“Panels have generally recognized that use of a domain name to post parking and landing pages or PPC links may be permissible in some circumstances, but would not of itself confer rights or legitimate interests arising from a ‘bona fide offering of goods or services’ ….or from ‘legitimate noncommercial or fair use’ of the domain name, especially where resulting in a connection to goods or services competitive with those of the rights holder.
As an example of such permissible use, where domain names consisting of dictionary or common words or phrases support posted PPC links genuinely related to the generic meaning of the domain name at issue, this may be permissible and indeed consistent with recognized sources of rights or legitimate interests under the UDRP, provided there is no capitalization on trademark value (a result that PPC page operators can achieve by suppressing PPC advertising related to the trademark value of the word or phrase).
By contrast, where such links are based on trademark value, UDRP panels have tended to consider such practices generally as unfair use resulting in misleading diversion.”
The Panel concludes that the present case is a paradigm example of use of a dictionary word in relation to PPC links relating to the generic meaning of the word.
The Complainant’s case in relation to this element appears to be that because the Respondent has no registered trademarks corresponding to the Disputed Domain Name he has no rights or legitimate interests.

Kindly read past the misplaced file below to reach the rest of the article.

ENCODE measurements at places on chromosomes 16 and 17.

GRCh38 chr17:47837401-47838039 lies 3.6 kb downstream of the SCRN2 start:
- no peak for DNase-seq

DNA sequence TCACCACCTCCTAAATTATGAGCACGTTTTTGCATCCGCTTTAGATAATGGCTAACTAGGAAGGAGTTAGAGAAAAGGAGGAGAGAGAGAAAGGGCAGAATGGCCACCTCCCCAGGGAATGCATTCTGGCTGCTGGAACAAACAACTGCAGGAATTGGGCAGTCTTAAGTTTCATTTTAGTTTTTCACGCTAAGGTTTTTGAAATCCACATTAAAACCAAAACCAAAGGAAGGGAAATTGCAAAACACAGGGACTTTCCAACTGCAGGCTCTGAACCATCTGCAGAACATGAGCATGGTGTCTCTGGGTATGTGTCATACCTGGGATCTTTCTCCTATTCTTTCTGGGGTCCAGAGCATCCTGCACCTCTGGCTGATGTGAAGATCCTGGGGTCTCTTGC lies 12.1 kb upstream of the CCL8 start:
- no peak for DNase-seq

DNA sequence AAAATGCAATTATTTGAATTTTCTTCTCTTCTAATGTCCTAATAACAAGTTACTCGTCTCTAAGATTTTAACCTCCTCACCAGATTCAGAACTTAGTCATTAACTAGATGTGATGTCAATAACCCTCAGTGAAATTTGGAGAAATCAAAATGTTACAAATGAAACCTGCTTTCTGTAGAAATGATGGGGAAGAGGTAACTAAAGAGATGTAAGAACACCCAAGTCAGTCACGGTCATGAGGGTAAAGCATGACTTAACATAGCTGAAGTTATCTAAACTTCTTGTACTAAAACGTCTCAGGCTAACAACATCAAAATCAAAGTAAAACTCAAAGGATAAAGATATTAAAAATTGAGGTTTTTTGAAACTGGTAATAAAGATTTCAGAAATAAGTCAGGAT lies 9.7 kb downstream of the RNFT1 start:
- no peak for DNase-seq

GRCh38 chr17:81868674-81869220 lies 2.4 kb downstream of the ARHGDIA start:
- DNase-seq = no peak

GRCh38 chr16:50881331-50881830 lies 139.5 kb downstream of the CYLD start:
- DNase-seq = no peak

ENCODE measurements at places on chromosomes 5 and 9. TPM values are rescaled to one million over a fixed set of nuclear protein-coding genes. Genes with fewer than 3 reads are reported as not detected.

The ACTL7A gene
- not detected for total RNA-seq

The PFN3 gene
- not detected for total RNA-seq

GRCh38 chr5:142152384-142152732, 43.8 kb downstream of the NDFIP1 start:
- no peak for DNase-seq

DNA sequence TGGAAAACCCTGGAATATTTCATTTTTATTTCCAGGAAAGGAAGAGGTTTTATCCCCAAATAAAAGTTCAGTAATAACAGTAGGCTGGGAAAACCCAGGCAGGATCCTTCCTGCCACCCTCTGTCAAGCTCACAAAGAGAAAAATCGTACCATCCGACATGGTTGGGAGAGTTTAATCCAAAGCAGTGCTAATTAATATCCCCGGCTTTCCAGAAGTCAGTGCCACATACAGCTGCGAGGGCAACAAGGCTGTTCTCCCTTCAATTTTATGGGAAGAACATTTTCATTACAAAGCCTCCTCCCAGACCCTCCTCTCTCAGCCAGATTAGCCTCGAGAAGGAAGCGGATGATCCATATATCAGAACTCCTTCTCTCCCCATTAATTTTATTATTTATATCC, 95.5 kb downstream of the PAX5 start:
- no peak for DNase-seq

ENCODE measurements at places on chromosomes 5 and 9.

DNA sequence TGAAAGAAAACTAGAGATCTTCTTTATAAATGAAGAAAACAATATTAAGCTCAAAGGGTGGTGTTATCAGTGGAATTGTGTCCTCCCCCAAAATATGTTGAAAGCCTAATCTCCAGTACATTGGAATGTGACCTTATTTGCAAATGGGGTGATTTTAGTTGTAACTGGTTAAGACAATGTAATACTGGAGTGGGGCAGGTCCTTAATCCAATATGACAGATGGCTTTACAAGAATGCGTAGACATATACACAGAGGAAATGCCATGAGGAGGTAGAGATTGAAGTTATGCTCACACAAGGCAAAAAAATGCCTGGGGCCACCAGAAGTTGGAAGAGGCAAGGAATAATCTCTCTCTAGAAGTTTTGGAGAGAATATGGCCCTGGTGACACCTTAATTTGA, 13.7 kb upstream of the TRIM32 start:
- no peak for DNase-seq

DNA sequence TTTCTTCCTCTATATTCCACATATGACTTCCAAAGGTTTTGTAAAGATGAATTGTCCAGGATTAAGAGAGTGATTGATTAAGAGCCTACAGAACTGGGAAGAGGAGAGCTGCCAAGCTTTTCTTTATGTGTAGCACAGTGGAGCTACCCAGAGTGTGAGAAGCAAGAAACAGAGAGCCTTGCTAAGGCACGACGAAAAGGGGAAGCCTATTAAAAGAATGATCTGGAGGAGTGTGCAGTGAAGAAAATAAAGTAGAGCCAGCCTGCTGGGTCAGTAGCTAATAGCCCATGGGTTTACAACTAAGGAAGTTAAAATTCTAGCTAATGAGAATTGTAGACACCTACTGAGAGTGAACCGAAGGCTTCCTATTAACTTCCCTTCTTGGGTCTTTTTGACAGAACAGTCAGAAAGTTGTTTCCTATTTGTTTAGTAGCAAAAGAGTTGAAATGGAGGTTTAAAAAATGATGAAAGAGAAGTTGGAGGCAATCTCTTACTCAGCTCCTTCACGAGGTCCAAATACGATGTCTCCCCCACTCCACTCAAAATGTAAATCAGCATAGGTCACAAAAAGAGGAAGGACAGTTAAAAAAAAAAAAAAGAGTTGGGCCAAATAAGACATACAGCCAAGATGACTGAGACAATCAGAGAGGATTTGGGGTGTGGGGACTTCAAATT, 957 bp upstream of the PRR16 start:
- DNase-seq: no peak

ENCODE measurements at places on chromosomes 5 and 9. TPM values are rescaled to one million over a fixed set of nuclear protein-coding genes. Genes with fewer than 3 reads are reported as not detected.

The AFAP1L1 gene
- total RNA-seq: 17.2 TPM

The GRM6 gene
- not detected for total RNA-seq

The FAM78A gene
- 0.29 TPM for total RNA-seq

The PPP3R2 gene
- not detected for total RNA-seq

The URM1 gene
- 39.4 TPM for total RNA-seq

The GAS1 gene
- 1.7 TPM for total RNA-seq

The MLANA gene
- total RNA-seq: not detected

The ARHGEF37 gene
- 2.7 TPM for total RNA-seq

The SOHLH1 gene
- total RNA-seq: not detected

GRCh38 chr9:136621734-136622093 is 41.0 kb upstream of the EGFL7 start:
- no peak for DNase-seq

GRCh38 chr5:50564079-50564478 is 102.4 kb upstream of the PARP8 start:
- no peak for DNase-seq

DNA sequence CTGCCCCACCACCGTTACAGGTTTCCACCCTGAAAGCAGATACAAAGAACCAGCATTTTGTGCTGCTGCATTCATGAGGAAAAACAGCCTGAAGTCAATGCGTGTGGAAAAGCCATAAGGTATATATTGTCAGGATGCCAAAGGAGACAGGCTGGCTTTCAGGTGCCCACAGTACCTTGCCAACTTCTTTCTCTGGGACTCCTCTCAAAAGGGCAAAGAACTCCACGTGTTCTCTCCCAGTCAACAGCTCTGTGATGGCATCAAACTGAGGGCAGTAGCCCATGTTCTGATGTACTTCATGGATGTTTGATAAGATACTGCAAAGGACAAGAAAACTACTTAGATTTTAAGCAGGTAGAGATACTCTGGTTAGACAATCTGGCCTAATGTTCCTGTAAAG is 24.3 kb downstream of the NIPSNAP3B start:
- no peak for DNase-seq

That argument is simply wrong.
There is no requirement upon domain name registrants to themselves have registered trademark rights in order to establish a legitimate interest. The Complainant also says that the Respondent’s actions infringe its trademark.
That is not a matter for this Panel to determine, although it can anticipate numerous arguments the Respondent would deploy in disputing that allegation.
The Panel also notes that the Complainant has applied for and obtained a registered trademark which corresponds to a domain name it must have known was owned by a third party.
It would in the Panel’s view be surprising if having done so the Complainant could then use that trademark to seek to impugn the registration and use of the Disputed Domain Name. In the circumstances the Panel attaches no significance to this unsupported assertion by the Complainant.
The Complainant also says that the Respondent’s use of the Disputed Domain Name is a “waste of resources”.